H: Just the quality of everything I guess. I don’t really like Moscow, but I put up with it, because training is worth it. So I just deal with it. It’s also hard being by myself there as well.
Q: Do you have other athletes in your families?
E: My mom was a fencer until she was 15 years old. She did quite well, but during this moody transition age that everyone goes through, she gave it up and her mother at the time didn’t support her enough, didn’t tell her that she should go on. When I said I want to stop, my mom said, ‘are you crazy? You already spent the majority of your life in Figure Skating and you can’t just stop like that’.
Also Andrei Grigorievitch (Hekalo) supported me a lot in these tough times when I said I don’t want to go out on the ice. I had problems with my partner and then the transition age, you are in a good mood and the next moment you want to jump from the balcony. Andrei Grigorievitch gave me a lot of support and told me ‘I’ll find you another partner’. Three months after this conversation I got one and now I’m here.
H: My brothers and sisters did sports, when they were younger, but nothing too major. I’m the youngest. My parents were married before, so I have four brothers and four sisters, they are half (brothers and sisters), but I just call them brothers and sisters. They’re all married and have kids now, a completely different life.
All my brothers and sisters grew up horse riding, because my parents are from the country (side), like way, way up. My mom is nine hours from Sydney and my dad is pretty close to the Queensland border. My parents grew up on a farm. They moved to Sydney maybe 20 years ago. All my siblings were horse riding, but I hated it. So I was completely different from my siblings.
Q: You made history by winning the World Junior title. What were your emotions on the podium at Junior Worlds?
E: It was kind of funny.
H: Lots of smiling.
E: It was like a dream. I felt like someone will pinch me and I will wake up.
H: I knew I won a competition, and it was a good emotion, but it wasn’t a 100 percent clicking that it was Junior Worlds and it still hasn’t really clicked either.
Q: What do you think your historic victory means for you and for Australian Figure Skating?
H: For us it’s really, really good for our first season. I don’t think many pairs have their first season and win their first Junior Worlds. It’s definitely exciting for us and for Australia I guess it helps them a lot with the skating and brings Australia into the skating world a little more. Hopefully we encourage a few more skaters.
Q: How was the reaction in general to your victory at Junior Worlds?
H: Everybody was obviously very excited and happy for us. When we were in Australia we had to go to Melbourne for Olympic Committee activities for TV promotion and stuff like that. All the winter athletes were in Melbourne for the week doing a bunch of stuff down there. We had to do an exhibition as well.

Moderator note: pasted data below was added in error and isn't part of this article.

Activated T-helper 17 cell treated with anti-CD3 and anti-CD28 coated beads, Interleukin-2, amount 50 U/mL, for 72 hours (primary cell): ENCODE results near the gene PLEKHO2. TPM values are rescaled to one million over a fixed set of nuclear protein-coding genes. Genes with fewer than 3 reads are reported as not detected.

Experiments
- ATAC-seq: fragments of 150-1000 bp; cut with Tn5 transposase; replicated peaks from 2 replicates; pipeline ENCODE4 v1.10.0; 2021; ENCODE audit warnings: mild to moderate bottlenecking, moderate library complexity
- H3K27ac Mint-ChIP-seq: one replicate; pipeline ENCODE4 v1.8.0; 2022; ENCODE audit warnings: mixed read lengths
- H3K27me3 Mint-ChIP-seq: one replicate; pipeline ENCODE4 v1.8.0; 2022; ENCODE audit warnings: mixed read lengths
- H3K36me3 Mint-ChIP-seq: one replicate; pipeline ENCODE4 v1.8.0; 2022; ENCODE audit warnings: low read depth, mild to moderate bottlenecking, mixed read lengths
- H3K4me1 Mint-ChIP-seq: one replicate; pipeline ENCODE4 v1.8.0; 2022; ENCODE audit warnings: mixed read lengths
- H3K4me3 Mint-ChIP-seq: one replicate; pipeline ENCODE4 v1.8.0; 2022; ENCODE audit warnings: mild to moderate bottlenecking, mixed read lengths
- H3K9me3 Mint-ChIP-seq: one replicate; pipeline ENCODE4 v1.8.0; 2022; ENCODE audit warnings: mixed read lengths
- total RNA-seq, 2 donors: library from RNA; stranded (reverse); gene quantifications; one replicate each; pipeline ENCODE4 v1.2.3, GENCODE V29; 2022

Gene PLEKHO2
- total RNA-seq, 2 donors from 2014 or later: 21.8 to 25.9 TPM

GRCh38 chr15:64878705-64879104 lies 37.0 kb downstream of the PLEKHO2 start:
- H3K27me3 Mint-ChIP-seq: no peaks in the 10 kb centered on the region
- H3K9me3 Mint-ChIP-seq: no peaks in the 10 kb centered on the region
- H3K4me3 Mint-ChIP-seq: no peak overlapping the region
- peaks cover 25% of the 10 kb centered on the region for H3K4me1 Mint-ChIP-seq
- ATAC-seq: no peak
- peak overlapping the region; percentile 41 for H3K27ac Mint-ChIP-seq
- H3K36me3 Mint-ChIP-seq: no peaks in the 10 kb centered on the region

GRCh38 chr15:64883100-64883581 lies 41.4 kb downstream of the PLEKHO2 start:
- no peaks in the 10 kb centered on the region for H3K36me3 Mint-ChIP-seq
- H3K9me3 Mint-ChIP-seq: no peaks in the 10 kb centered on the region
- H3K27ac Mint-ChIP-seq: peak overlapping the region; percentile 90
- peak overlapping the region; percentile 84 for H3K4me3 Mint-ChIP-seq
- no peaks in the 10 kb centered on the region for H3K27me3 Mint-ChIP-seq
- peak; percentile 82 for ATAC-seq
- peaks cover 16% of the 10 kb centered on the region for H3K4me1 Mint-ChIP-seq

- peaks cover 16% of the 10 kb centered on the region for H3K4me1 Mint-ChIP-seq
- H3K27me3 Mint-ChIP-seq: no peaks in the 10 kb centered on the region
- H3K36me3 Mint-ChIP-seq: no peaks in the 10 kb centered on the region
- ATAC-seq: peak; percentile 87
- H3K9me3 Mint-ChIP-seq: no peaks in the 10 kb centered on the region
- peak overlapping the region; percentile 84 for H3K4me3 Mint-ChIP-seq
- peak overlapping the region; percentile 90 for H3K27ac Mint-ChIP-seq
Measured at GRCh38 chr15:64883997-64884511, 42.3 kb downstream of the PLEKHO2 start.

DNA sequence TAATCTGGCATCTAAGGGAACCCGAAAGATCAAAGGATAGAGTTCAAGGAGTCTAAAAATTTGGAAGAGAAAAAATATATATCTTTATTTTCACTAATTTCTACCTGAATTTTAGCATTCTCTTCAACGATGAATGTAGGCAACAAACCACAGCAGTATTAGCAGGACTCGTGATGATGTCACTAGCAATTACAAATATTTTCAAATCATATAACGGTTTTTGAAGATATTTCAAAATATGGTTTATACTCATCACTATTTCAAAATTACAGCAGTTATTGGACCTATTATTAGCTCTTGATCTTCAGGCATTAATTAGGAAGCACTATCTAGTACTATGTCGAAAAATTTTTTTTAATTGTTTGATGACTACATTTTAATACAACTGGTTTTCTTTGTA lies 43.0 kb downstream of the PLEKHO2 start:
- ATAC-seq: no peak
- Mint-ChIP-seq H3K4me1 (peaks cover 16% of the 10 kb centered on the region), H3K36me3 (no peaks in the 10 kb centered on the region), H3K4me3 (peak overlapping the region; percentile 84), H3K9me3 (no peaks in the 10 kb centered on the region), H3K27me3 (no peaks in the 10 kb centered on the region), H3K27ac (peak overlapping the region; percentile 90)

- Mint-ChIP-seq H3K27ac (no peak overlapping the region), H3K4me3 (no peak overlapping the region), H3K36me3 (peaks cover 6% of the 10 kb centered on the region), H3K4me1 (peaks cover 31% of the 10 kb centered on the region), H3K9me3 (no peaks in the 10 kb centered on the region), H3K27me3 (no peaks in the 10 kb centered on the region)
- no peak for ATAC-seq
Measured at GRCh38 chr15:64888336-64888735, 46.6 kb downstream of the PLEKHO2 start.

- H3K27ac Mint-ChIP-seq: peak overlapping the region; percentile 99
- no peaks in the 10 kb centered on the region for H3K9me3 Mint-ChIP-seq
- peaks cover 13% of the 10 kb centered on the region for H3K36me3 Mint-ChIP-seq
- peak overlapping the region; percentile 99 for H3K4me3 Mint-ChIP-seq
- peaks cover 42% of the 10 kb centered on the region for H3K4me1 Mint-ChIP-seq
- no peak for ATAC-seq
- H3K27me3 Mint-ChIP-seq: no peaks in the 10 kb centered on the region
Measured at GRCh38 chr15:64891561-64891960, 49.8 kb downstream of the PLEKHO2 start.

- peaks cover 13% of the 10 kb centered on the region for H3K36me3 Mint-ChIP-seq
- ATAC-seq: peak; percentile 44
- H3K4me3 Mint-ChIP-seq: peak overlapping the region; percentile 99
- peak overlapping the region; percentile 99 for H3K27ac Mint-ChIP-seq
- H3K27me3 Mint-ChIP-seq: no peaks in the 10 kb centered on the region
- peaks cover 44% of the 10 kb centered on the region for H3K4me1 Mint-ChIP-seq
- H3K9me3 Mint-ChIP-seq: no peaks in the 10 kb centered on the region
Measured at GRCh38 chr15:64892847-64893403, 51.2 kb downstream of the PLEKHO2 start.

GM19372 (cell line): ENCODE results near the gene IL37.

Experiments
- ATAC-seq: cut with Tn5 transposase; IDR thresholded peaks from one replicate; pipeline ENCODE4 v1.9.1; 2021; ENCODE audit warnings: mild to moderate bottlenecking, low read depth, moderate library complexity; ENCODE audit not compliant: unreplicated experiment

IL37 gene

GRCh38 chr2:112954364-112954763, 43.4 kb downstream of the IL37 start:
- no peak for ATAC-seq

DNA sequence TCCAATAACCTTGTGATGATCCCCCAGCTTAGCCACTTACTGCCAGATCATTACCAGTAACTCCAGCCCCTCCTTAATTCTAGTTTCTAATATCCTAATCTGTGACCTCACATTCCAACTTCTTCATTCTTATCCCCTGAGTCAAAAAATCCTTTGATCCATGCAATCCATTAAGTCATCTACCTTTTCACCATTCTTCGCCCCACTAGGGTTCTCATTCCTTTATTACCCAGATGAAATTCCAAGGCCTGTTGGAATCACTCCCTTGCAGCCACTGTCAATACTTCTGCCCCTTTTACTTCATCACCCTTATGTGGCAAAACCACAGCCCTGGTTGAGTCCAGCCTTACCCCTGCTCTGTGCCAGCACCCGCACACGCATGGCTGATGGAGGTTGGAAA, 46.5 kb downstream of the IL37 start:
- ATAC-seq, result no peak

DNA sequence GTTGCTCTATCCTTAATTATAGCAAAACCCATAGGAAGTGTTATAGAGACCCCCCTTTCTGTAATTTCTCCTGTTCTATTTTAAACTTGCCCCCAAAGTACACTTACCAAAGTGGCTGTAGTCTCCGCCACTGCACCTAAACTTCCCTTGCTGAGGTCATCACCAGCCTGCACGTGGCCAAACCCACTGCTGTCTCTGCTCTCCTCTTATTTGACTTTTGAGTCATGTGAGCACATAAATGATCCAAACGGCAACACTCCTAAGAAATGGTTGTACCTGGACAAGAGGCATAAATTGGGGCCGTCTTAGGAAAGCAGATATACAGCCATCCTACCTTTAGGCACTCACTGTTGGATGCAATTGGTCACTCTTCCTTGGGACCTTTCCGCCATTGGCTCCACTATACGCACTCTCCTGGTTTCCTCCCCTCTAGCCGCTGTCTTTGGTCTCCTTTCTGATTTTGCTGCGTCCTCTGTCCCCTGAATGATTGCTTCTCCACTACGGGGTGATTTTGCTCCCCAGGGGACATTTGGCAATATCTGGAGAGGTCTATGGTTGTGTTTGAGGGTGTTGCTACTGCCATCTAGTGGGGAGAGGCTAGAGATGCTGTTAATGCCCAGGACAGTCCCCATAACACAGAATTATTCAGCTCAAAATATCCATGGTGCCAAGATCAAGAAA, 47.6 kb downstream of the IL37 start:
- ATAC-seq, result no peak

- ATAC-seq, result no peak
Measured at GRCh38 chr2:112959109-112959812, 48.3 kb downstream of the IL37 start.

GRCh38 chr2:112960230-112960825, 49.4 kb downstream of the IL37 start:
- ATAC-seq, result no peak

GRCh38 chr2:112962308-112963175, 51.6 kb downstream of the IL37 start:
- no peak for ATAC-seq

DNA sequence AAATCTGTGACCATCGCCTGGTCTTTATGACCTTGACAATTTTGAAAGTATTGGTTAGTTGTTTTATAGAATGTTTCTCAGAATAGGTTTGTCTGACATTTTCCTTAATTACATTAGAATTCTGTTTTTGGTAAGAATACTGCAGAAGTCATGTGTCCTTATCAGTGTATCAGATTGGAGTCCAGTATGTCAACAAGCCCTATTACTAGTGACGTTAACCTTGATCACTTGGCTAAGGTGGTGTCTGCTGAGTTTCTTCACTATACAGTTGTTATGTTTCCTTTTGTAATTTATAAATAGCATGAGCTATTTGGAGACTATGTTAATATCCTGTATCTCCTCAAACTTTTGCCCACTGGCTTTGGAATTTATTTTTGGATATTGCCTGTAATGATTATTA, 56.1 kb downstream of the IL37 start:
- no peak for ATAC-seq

Q: How was your experience at the World Championships like?
H: Going to senior Worlds was definitely a lot different than going to Junior Worlds, just the overall stadium, a lot more people and the atmosphere was really different. I was really nervous when I first arrived, but once I got on the ice it was not too bad.
E: It was tough, yes, because there were so many people at the rink, there were other athletes, other competition. Not only the competition, but there were these great athletes. We were nervous, but when we skated the short program and we realized we just need to skate clean and we have nothing to lose, because the most important thing for us was to make the top 16 (the final), which we did. We beat our personal best, but we didn’t skate our best in the free.
Q: What is your plan for next season?
H: I really would like to be on the senior Grand Prix. It would be really cool if we could get an invite to a senior Grand Prix. I want to have that new experience. And of course, next year at Four Continents we aim at top eight. That would be really good for us.
Q: It was very hard to qualify an Olympic spot and you need to go to the qualifying competition in Oberstdorf (Germany). How are you going to prepare?
H: We’re currently starting our new short program, so that’s in progress right now and we’ll be doing our long program in a month’s time.
Q: What kind of music have you picked?
H: For our short it’s a remix of the Rolling Stones’ “Paint It Black”. It’s very strong music and it’s a little bit dark I guess and needs lots of emotions and strong skating to do it. We’re trying to work around that and see how we can pull it off. We have no idea what our long program is going to be yet. Still listening to a few pieces of music I guess and trying to decide on what everyone likes.
Q: Because of Oberstdorf you have to be ready quite early. How are you going to prepare to fight for that Olympic spot?
H: We just train like the last season. Our preparation in the last season was a lot better towards the end of the year so I think we’ll be more experienced now and know what we need to do to train and to get fit in programs. So I guess we’ll be just doing the same training that we did leading into last year’s season.
Q: You recently took part in the ISU Pair Skating seminar in Novogorsk (Russia). What are your next plans?
E: We’re going to a training camp in Kislovodsk, off ice, then we’ll train in Moscow and maybe we go to Italy. We’ll be mostly in Europe, but he has a problem with his visa, it is expiring, so maybe he or we together will fly for one week to Australia, so he gets the visa. There is no way to get it here (in Russia).
Q: How is your Australian citizenship coming along?
E: There is progress. Soon I’ll probably get the residence permit and then it shouldn’t take too long to get the passport. I don’t know when this will happen, but the process is going on and we’re doing everything for it.
Q: Thank you very much for the interview! And good luck for the next season.
Courtesy: Interviewer Tatjana Flade for ISU